This conviction is therefore a victory. Small as may be, we hope to walk around hoping that society flinches at such violence. In this post I celebrate, next I will celebrate the resistance. How did the Kenyan women resist and why this particular form of resistance? Join me next time as we talk traditions, taboo, despotism, etc. 

Posted in Uncategorized

Lamentations of an International Non-Trust-fund Recent Busy-bee Graduate

11:33 AM, I’m sitting on a wooden bench, enjoying the perfect shade shielding me from the July sun. A gentle breeze caresses my skin ever so lightly keeping from suffocating in the the 90 degree Walla Walla heat. I watch the the sun strikes the jets of water from the water fountain, creating a shiny silver effect. Two ladies walk over to the fountain and dip their feet in the rectangular pool that holds the fountain’s bronze sculpture. The clock tower makes the main administrative building stands still in its majesty, and to the left is one of the most beautiful and well equipped 24-hour libraries. The trees are green, and so are the perfectly sculpted lawns. Whitman College. Straight ahead, past the the trees and the two buildings, a group seems to be at a tennis training camp or something. Perfect serve, miss, perfect return, miss. I watch for a while, and wish I could join, but between the one-hour run and jumping up and down at Zumba this morning, my torn meniscus can only handle so much. Stop and serve again. I keep watching the group as with the coordinated tennis outfits and sun caps (there’s probably a name for those).

This day and landscape is what you’d call perfect. It’s a liberal arts college Pacific Northwest suburban kind of perfect. And I am enjoying these resources by virtue of being an alumnus of this perfect liberal arts college. You can go ahead and count how many times I use the word “perfect”.

I return my attention to my fourth book of the summer, Garth Stein’s A Sudden Light. It was a birthday gift from my host, and so far I know it’s something about a curse. The ladies in the fountain didn’t stay much, they moved with friends to another fountain. I look at my phone for time; it’s 11:37.

I still have a full day ahead of me, ugh! TIME is my new enemy. If you’ve been at a liberal arts college you know that we thrive on being busy bodies, and lawd do we enjoy pointing it out! “I have four tests, three quizzes, five 60-page readings, three club meetings, and a 20-hour work-study week,” laments one over-achieving environmental politics, sociology and music triple major. This made-up student somehow manages decent grades and leads clubs, organizes events, and yet doesn’t look like a zombie despite all-nighters and much much coffee. We know about this student because you hear the lamentations, A LOT. If you’re not almost this student, then you’re not doing liberal arts right. But no judgement.

This is the culture I have thrived in for four years. For those who know me, you have probably pointed out the obvious, “Why don’t you drop a few things?” This, followed by proclamations of admiration, and amazement over how I manage to do it all and stay sane. You see, half the time I was not quite sane, but I knew that, with my background, I had to be this student in order to even have a chance at opportunities after graduation.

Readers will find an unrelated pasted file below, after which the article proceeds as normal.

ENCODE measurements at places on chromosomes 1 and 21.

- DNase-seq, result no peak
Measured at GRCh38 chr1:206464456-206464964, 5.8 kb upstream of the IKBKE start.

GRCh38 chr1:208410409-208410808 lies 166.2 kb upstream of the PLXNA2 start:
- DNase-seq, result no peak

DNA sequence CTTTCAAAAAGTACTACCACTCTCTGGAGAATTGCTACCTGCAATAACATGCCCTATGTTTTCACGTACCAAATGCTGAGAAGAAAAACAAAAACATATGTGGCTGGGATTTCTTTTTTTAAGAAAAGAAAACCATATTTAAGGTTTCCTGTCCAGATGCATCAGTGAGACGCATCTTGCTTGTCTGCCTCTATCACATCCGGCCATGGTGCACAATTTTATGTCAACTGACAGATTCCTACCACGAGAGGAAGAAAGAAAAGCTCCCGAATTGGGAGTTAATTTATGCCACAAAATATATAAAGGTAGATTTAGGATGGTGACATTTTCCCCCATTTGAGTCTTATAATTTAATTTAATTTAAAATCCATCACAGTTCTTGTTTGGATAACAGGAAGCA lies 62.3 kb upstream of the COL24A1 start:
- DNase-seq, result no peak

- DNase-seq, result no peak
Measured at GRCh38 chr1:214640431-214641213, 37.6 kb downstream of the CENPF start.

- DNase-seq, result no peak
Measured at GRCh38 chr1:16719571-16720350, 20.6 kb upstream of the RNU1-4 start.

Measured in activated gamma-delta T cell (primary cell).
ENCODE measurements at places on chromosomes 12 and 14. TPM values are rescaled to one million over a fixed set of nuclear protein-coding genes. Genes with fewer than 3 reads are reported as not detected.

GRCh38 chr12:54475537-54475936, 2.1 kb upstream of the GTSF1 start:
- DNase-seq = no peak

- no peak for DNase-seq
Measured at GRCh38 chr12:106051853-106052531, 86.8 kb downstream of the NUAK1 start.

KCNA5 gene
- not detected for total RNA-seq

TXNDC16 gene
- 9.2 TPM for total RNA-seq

Being an international student, being your own breadwinner, father and mother, and sometimes your family’s breadwinner, YOU HAVE TO BE THIS STUDENT. Well, or so I thought. Take up every leadership opportunity and those work hours, and that tough class, and that volunteer opportunity. To tell the truth, I enjoy it all, but eventually something suffers, often yourself, but that’s a story for another day.

This student graduates with a BA in politics and a decent GPA. Time with nothing to do becomes a pain. And this is my current curse.

Another week has just gone by, and I am still waiting for the OPT extension on my visa which would allow me to work for a year. My folder of rejections and unreplied applications keeps getting new material. My motivation to study for GREs and look at graduate school applications is at an all-time low. It has been a downward trend really. The funny this about this is I have all the time in the world, but I just can’t. I am still that student. I thrive on heavy schedules and projects, and that’s what motivates me to do anything else. So, now with all this time to do a lot of what I couldn’t do when I was so busy, I am finding so difficult.

The job hunt. My professional-development designed liberal arts education taught me to measure my time by impact, or at least that’s one big thing I took away from my four years. Positive impact on other people. The environment. The community. I could not be more grateful for the values. But I also learned really quickly that there’s value in someone else or a committee of interviewers saying to you, “Hey, YOU, we think you’re better at this thing than all these other people. We want you to be the one to do it, not anyone else.”

Applications. Rejections. Action-reaction. I applied for the Princeton in Africa fellowship program, an application process that started well before my winter break. I got the interview. Became a finalist. April, and I have my first choice, the African School of Economics. You read through the email saying, “We are glad to inform you… please confirm that you have not taken other opportunities.” I am graduating in May and I know what I am doing after. I am a planner so this is perfect! BUT, there was a catch. Wait, don’t celebrate yet, we might have someone better actually, so you have to interview with the director at ASE. Oh. I wait for two weeks, and a short phone call later, I know it was a mistake to have put all my eggs in this basket. I do not wish to slander anyone or the institution so I will not give much more detail. I don’t hear back as promised so I send a panic email to my contact. “We are sorry, they decided to go with another candidate. We will put you back in the applicant pool in case someone turns down theirs.”